Yorkshire Dales Walks
Crookrise & Embsay Crags
Date: 13th February 2005
Distance: 6.3 miles
Ascent: 1310 feet
Time: 2 hours 45 mins
Start Grid Ref: SD998544
A short walk with my daughter in the lovely Skipton Woods followed by a boat trip on the canal.
Route Summary: Embsay Reservoir - Crookrise Crag - Hellifield Crag - North Earls - Embsay Crag - Embsay Reservoir
1. Embsay Crag and Embsay Reservoir
2. Looking south west to Weets Hill, Pendle Hill and Longridge Fell
3. By the trig point on Crookrise Crag
4. The trig point on Crookrise Crag Top
5. A wintry scene on North Earls as the cloud approaches
6. Approaching Embsay Crag
7. Looking east from Embsay Crag towards Simon's Seat
8. Lisa on Embsay Crag
9. Looking down to Embsay Reservoir from Embsay Crag
Walk Detail: Despite the exertions of the previous day on Nidd Head & Little Whernside I was keen to get out again especially as bright clear weather was forecast.
I drove out to Embsay early with Lisa and we were the first to park up in the reservoir car park. From the car park it is a nice easy climb up on to Crookrise Crag and just as we approached the trig point we were treated to a great panorama which took in Pendle Hill, Longridge Fell, the northern Bowland Fells as well as Kirkby Fell and then Knowe, Fountains and Darnbrook Fells as well. The latter were all covered in snow.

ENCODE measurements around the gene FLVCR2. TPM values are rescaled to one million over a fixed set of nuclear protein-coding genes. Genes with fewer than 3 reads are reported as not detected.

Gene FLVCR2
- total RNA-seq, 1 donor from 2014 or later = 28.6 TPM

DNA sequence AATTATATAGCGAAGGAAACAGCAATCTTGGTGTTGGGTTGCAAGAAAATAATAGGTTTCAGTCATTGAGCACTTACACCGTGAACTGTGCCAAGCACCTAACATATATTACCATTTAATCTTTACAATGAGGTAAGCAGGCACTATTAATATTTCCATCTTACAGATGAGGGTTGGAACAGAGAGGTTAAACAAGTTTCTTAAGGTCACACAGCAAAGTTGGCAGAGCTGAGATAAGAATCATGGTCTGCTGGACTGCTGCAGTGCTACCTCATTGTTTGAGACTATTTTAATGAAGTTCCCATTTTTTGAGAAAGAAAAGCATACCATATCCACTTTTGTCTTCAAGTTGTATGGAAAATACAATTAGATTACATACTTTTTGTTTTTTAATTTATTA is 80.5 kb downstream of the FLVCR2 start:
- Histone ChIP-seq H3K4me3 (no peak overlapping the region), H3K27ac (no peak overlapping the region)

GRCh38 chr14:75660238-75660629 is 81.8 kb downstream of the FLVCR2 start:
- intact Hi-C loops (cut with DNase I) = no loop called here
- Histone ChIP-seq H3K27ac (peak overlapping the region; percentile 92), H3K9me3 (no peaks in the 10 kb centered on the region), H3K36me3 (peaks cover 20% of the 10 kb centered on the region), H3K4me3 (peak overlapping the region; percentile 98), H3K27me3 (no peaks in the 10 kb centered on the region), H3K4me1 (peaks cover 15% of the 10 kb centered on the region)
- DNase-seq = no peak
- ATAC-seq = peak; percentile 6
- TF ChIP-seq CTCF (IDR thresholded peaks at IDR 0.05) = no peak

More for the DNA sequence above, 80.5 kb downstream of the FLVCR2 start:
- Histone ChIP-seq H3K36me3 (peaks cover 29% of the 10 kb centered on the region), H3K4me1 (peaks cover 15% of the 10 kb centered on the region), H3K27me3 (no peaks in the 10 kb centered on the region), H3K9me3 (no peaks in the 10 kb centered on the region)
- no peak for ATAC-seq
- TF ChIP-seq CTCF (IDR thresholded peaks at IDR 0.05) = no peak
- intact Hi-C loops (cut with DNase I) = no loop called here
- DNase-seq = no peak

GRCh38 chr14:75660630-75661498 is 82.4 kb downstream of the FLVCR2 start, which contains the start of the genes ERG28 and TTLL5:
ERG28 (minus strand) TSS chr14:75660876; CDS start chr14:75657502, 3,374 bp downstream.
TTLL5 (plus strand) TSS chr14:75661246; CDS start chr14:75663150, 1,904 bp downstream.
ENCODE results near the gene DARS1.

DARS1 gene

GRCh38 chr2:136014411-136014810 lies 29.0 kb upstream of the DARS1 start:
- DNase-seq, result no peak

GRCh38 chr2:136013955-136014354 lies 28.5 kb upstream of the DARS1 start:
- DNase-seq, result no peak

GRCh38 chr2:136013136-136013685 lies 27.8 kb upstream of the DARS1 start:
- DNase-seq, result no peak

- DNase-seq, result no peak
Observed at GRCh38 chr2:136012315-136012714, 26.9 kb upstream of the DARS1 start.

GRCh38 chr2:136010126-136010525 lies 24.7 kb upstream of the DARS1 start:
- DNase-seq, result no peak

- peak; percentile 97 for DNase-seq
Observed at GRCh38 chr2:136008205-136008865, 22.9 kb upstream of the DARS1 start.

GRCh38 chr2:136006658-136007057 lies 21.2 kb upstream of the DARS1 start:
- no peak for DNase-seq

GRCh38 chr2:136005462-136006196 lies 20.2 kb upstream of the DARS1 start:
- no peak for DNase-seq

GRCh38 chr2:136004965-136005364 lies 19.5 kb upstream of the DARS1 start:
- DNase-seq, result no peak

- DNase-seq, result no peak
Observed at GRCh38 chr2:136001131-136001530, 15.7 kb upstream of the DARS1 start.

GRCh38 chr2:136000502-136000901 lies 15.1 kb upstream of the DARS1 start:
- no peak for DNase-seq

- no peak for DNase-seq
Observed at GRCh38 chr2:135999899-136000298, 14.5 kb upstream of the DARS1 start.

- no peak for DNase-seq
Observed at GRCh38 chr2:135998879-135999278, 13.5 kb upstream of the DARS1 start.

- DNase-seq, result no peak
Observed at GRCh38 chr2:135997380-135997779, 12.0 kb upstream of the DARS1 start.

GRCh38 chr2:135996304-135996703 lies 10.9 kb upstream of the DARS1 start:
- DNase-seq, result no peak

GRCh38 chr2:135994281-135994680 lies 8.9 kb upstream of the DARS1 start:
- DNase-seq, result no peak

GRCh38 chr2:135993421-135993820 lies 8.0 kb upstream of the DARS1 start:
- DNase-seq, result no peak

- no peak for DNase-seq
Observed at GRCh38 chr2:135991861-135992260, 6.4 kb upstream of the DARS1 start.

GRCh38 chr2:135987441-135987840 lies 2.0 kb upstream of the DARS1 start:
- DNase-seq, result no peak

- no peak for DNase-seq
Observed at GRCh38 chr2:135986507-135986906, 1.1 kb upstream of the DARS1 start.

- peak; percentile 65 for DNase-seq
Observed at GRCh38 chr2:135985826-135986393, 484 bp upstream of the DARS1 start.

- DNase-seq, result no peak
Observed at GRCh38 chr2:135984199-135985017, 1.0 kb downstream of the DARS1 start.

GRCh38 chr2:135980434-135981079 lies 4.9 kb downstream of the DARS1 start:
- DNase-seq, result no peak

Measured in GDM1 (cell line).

From the trig on Crookrise we descended northwards to the impressive Hellifield Crags where we had to cross the swiftly flowing Waterfall Gill. Our initial confidence for jumping over the gill was dampened somewhat by the sight of a drowned sheep. We got over safely though and after a short sharp ascent reached the Rylstone – Bolton Abbey bridleway.
At this point I tried persuading Lisa to do a 30-minute detour to see the Rylstone Cross. However the wind was getting stronger and colder by the minute and Lisa declined. In the end this proved to be a good thing because, just as on the previous day, the weather began to fluctuate wildly.
For the time being though we headed towards North Earls the highest point on Embsay Moor. While Lisa took shelter in a grouse butt I struck off the path to the rocky top of North Earls. The sight of low cloud moving in over Simon’s Seat sent me scurrying back to the path and shortly afterwards as we took the path south across the moor to Embsay Crag it began to snow.
Poor Lisa struggled in the cold wind despite the fact she was wearing my gloves over hers as well as my hat over her earmuffs(!). As we reached the top of Embsay Crag the sun came out again but the wind was still very strong. This was a shame as it is another good vantage part as well as having some substantial rocks, which it would have been nice to explore.
To make up for having subjected Lisa to these wintry conditions we detoured on the way home to the Craven Arms in Appletreewick where I treated her to a well earned lunch.